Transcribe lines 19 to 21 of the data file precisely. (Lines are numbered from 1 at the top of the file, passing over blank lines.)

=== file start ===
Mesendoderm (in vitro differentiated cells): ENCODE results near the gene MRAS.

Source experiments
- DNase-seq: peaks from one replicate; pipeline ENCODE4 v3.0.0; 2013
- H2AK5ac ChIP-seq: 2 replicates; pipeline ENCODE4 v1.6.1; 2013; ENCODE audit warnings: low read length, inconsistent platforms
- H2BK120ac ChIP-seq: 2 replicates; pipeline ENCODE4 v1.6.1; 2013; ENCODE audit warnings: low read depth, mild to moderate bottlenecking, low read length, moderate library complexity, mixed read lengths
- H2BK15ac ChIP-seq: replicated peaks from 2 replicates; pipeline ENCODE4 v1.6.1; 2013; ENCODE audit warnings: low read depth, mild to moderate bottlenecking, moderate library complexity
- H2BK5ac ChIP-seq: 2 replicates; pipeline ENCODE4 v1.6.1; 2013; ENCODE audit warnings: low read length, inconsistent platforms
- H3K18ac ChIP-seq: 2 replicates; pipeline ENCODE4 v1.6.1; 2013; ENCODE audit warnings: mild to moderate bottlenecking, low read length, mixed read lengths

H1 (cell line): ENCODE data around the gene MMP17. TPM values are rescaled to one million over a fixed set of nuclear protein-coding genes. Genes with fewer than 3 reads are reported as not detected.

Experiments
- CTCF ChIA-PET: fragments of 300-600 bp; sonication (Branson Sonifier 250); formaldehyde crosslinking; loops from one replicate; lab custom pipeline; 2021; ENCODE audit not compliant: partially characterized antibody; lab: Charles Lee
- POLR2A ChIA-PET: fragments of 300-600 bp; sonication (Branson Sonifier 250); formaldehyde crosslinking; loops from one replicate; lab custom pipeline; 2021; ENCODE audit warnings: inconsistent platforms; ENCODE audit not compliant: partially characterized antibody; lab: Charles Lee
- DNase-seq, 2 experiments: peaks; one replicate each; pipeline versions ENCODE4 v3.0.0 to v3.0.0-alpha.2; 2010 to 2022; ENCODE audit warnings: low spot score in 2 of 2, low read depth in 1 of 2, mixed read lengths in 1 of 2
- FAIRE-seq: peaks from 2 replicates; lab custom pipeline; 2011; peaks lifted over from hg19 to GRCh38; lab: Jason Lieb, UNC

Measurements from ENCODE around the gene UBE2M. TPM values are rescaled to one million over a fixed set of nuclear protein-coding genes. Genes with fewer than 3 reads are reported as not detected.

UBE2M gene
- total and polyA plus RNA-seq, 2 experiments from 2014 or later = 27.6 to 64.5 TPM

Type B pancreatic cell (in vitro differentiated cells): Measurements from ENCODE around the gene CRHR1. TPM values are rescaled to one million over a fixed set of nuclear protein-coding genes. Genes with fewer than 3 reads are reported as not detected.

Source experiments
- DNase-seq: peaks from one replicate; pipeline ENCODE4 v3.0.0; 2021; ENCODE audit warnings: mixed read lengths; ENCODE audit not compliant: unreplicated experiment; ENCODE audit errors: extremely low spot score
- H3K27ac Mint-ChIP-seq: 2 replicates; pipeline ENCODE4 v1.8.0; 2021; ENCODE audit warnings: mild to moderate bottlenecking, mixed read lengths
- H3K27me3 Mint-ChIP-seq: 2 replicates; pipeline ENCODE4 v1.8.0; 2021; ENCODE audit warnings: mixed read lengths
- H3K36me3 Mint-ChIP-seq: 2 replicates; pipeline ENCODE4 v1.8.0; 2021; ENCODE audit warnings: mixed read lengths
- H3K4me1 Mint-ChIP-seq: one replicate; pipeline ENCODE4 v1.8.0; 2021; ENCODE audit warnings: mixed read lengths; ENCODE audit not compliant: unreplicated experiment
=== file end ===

Source experiments
- DNase-seq: peaks from one replicate; pipeline ENCODE4 v3.0.0; 2021; ENCODE audit warnings: mixed read lengths; ENCODE audit not compliant: unreplicated experiment; ENCODE audit errors: extremely low spot score
- H3K27ac Mint-ChIP-seq: 2 replicates; pipeline ENCODE4 v1.8.0; 2021; ENCODE audit warnings: mild to moderate bottlenecking, mixed read lengths